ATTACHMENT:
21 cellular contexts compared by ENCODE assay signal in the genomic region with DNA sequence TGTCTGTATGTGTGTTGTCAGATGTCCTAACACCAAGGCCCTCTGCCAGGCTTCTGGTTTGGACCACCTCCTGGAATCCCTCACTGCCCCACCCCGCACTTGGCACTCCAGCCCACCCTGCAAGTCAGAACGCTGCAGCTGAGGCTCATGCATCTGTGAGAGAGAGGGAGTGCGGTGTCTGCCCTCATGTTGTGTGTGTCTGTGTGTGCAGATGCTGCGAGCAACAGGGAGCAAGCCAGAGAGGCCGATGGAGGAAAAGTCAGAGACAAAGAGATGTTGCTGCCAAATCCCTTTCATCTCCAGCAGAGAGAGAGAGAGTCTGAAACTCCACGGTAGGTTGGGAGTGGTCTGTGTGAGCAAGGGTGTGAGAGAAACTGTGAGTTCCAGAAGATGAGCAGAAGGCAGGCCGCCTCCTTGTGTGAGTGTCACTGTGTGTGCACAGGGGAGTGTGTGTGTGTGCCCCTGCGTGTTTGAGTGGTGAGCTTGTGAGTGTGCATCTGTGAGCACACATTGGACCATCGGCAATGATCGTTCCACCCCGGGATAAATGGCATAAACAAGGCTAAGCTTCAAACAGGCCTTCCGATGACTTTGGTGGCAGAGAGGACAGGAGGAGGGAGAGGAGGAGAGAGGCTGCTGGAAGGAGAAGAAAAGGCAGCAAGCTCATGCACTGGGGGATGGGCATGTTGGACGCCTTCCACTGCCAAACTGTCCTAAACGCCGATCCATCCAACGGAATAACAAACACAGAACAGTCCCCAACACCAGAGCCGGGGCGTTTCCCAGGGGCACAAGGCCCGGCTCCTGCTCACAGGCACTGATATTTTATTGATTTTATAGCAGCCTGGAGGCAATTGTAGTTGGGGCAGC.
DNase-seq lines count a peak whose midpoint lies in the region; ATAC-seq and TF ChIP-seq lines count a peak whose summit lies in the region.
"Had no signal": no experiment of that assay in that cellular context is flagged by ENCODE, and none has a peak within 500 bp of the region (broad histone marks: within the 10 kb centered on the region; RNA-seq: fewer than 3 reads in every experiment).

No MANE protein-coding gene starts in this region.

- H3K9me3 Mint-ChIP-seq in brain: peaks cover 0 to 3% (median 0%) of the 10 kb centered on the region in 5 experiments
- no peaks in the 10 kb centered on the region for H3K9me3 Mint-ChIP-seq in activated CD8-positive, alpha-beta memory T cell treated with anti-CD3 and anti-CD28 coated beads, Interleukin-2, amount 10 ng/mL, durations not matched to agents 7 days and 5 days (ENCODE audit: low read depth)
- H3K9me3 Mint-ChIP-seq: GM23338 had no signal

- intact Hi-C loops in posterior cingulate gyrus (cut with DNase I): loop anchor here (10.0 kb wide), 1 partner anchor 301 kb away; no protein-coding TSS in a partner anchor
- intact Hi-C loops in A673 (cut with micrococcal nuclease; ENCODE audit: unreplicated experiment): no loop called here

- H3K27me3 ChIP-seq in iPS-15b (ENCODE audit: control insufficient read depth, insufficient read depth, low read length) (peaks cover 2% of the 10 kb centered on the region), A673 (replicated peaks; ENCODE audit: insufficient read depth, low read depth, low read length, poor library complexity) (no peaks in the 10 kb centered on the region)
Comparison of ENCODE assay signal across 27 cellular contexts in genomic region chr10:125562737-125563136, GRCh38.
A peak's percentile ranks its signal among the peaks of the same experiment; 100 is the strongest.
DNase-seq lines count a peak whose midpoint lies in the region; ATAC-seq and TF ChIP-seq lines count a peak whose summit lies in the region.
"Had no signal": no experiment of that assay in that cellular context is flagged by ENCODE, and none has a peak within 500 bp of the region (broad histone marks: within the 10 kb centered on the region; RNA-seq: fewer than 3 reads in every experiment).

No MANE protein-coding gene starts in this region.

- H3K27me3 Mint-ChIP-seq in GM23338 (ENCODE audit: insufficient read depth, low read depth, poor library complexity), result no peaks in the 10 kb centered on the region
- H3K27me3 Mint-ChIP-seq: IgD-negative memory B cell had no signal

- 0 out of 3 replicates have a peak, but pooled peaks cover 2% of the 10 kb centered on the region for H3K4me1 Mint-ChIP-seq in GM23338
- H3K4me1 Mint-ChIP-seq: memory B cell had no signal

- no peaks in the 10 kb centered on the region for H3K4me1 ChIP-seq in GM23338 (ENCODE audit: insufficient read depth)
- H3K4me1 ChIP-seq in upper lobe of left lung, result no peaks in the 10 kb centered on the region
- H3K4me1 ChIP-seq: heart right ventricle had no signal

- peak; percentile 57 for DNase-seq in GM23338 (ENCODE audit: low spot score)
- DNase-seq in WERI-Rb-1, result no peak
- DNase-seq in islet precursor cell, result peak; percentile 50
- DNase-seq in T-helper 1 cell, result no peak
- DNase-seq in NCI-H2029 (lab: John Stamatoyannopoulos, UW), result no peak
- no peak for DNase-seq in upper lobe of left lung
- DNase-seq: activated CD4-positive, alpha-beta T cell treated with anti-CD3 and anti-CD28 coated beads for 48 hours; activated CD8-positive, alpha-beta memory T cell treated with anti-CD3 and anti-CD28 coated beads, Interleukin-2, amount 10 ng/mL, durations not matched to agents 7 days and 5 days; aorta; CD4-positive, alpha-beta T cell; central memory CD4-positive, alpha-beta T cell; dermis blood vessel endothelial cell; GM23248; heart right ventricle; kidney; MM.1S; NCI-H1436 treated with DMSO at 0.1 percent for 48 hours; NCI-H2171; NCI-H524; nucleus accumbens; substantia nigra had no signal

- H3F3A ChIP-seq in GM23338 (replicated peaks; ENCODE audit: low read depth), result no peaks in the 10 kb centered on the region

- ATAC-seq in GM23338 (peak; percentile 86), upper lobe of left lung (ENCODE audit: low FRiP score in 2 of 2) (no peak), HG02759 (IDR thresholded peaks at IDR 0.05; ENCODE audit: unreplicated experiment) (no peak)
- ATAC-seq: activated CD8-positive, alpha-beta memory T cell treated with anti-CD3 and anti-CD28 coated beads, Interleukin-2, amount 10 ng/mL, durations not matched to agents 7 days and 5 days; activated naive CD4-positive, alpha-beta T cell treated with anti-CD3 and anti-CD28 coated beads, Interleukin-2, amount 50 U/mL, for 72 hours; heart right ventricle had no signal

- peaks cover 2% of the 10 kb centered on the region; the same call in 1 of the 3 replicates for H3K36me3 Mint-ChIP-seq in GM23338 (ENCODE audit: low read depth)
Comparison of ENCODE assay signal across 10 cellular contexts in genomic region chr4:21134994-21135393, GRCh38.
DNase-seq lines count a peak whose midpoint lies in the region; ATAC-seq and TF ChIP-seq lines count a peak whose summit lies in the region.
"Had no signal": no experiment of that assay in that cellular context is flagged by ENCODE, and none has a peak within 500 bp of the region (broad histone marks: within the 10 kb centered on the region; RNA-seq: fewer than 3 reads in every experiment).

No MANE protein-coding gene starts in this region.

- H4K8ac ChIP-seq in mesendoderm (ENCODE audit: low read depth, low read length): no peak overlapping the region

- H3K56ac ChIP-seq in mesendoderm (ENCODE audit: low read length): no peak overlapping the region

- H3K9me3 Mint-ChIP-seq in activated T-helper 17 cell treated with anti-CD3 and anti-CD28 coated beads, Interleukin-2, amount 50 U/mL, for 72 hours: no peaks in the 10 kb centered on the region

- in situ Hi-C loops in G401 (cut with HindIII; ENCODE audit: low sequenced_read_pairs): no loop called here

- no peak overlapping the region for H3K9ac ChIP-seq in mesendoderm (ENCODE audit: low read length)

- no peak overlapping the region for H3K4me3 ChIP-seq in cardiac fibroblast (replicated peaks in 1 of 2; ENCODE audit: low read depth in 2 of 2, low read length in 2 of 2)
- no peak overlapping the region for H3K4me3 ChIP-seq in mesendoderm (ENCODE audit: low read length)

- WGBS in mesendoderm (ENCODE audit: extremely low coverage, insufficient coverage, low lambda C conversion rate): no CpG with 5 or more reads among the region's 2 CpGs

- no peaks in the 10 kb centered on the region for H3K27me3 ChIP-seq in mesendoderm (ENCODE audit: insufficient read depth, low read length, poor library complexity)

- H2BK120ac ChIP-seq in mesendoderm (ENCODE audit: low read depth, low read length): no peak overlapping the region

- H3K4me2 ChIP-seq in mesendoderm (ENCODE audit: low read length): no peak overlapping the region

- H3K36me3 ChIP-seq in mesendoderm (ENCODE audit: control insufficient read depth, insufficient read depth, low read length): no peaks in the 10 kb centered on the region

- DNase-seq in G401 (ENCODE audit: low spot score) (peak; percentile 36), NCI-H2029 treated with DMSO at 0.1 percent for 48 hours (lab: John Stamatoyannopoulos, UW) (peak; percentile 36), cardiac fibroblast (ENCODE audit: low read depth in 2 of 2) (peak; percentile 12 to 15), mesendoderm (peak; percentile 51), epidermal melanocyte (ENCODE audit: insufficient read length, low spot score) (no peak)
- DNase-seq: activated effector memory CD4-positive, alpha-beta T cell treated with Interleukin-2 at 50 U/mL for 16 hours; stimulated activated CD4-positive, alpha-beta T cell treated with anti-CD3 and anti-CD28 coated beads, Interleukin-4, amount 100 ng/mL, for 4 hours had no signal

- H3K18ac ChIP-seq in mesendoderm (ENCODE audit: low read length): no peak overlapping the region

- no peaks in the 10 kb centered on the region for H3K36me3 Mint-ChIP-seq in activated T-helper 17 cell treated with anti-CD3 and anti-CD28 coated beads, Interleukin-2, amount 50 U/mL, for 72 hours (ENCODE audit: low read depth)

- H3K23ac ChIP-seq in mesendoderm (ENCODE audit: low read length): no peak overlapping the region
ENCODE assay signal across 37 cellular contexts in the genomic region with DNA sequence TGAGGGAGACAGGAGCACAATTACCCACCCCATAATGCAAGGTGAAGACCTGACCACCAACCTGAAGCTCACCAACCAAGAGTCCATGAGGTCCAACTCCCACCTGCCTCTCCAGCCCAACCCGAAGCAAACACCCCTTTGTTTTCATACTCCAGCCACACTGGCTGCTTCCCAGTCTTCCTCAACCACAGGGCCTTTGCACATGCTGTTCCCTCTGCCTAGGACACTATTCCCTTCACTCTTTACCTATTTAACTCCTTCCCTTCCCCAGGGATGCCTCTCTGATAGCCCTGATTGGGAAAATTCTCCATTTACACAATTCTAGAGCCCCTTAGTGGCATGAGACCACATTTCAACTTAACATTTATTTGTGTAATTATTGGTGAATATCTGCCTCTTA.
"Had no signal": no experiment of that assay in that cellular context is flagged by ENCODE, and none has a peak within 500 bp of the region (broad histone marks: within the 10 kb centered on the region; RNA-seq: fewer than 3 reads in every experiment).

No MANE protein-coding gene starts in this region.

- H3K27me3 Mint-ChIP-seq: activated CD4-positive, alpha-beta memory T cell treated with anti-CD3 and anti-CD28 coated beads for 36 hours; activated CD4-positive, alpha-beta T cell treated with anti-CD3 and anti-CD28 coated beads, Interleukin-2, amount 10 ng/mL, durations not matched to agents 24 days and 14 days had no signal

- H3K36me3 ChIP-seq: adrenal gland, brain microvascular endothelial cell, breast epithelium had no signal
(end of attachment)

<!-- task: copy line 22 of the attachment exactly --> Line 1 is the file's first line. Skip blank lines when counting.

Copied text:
- H3K4me1 ChIP-seq: heart right ventricle had no signal